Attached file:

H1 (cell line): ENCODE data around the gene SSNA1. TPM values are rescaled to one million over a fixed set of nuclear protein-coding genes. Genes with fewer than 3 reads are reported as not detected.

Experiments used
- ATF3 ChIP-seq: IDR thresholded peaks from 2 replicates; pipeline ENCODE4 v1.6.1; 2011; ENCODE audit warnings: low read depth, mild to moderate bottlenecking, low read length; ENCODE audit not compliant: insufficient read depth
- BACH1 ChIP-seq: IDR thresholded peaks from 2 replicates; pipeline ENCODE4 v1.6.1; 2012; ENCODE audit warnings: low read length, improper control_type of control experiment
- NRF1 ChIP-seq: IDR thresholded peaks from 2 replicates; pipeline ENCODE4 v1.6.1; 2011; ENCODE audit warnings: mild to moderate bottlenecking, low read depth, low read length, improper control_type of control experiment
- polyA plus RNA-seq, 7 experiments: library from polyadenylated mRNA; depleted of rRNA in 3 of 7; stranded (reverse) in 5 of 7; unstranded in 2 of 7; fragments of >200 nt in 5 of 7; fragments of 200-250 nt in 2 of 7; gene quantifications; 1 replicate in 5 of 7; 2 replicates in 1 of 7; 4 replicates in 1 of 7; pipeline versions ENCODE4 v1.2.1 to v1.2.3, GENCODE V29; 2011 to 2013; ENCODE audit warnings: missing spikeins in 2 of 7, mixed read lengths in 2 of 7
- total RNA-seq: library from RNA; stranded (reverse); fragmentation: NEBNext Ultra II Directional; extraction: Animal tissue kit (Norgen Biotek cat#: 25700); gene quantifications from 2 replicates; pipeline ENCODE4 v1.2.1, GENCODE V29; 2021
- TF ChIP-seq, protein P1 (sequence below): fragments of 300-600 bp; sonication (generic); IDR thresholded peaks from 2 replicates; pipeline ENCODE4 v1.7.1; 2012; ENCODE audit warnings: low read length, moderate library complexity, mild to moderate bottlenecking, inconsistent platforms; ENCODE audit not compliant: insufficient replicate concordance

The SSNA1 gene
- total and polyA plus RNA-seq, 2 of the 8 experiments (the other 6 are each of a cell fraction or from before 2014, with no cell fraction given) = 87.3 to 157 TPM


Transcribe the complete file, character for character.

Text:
H1 (cell line): ENCODE data around the gene SSNA1. TPM values are rescaled to one million over a fixed set of nuclear protein-coding genes. Genes with fewer than 3 reads are reported as not detected.

Experiments used
- ATF3 ChIP-seq: IDR thresholded peaks from 2 replicates; pipeline ENCODE4 v1.6.1; 2011; ENCODE audit warnings: low read depth, mild to moderate bottlenecking, low read length; ENCODE audit not compliant: insufficient read depth
- BACH1 ChIP-seq: IDR thresholded peaks from 2 replicates; pipeline ENCODE4 v1.6.1; 2012; ENCODE audit warnings: low read length, improper control_type of control experiment
- NRF1 ChIP-seq: IDR thresholded peaks from 2 replicates; pipeline ENCODE4 v1.6.1; 2011; ENCODE audit warnings: mild to moderate bottlenecking, low read depth, low read length, improper control_type of control experiment
- polyA plus RNA-seq, 7 experiments: library from polyadenylated mRNA; depleted of rRNA in 3 of 7; stranded (reverse) in 5 of 7; unstranded in 2 of 7; fragments of >200 nt in 5 of 7; fragments of 200-250 nt in 2 of 7; gene quantifications; 1 replicate in 5 of 7; 2 replicates in 1 of 7; 4 replicates in 1 of 7; pipeline versions ENCODE4 v1.2.1 to v1.2.3, GENCODE V29; 2011 to 2013; ENCODE audit warnings: missing spikeins in 2 of 7, mixed read lengths in 2 of 7
- total RNA-seq: library from RNA; stranded (reverse); fragmentation: NEBNext Ultra II Directional; extraction: Animal tissue kit (Norgen Biotek cat#: 25700); gene quantifications from 2 replicates; pipeline ENCODE4 v1.2.1, GENCODE V29; 2021
- TF ChIP-seq, protein P1 (sequence below): fragments of 300-600 bp; sonication (generic); IDR thresholded peaks from 2 replicates; pipeline ENCODE4 v1.7.1; 2012; ENCODE audit warnings: low read length, moderate library complexity, mild to moderate bottlenecking, inconsistent platforms; ENCODE audit not compliant: insufficient replicate concordance

The SSNA1 gene
- total and polyA plus RNA-seq, 2 of the 8 experiments (the other 6 are each of a cell fraction or from before 2014, with no cell fraction given) = 87.3 to 157 TPM